The incidence of injuries was calculated per youth soccer players in the state of Pennsylvania per year, which was estimated based on US soccer youth association reports of players and the state-national population ratio in 2000 and 2015 per the US census bureau. Data analyzed included age, gender, mechanism of injury, hospital stay (in days), ISS, location of injury, type of injury, day of the week, and date of injury.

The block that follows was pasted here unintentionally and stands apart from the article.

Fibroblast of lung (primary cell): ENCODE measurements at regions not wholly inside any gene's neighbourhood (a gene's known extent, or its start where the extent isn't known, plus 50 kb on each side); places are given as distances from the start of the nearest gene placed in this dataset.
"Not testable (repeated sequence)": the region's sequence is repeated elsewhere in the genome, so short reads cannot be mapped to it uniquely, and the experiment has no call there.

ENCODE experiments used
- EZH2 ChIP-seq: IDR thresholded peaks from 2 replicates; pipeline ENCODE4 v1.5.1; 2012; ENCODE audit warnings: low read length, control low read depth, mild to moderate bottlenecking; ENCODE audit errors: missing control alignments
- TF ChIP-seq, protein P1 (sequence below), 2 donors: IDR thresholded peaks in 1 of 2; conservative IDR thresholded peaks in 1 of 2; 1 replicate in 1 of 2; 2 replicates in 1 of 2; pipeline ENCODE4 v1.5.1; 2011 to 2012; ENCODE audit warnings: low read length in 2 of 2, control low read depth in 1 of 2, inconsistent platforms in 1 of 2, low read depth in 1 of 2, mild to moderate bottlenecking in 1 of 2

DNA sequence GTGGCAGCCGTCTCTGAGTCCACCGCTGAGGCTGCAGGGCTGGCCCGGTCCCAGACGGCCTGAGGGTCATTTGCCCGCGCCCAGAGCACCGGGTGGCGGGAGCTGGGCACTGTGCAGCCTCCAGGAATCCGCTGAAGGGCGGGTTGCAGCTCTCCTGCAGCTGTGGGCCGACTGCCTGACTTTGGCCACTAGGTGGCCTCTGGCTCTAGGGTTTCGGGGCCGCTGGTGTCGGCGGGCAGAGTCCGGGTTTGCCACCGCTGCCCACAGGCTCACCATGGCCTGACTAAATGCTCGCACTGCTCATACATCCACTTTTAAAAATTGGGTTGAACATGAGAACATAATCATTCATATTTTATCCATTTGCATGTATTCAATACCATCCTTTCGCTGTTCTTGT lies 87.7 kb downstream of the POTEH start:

The severity of an injury was classified based on the duration of absence from play. The four categories were minor (2-3 days), mild (4-7 days), moderate (1-4 weeks), and major (>4 weeks) [8]. There are several studies showing the majority of acute injuries in soccer to be due to trauma [4,7,11-13]. Player-to-player contact mechanisms have been reported to cause injuries more commonly than non-body contact mechanisms, but this was not consistent in other studies [4,7,14-18]. Therefore, for the current study on femur, tibia, and fibula fractures, the mechanism was dichotomized between (player-to-player) body contact and non-body contact. Intentional or accidental striking against another player was classified as body contact injuries. Injuries that occurred while shooting, running, twisting/turning, and landing were classified as non-body contact injuries. Although traumatic, injuries from colliding into goal posts or the ground, whether from trip/push or shoe-surface interaction were classified as non-body contact injuries [4,16-18]. Injuries were stratified categorically by gender, age, mechanism of injury, bone injured, location of the bone injured, and ISS. Bone injured was femur, tibia, or fibula. Location of bone injured was proximal, midshaft, distal (which included the malleoli), or growth plate. The categories were then analyzed for associations using chi-square tests. Statistical significance of alpha level was determined using a priori criteria p < 0.05. IBM Statistical Package for the Social Sciences (SPSS) version 25.0 (IBM Corp., Armonk, NY) was used to conduct all statistical analyses. This study was approved by the College of Medicine Institutional Review Board.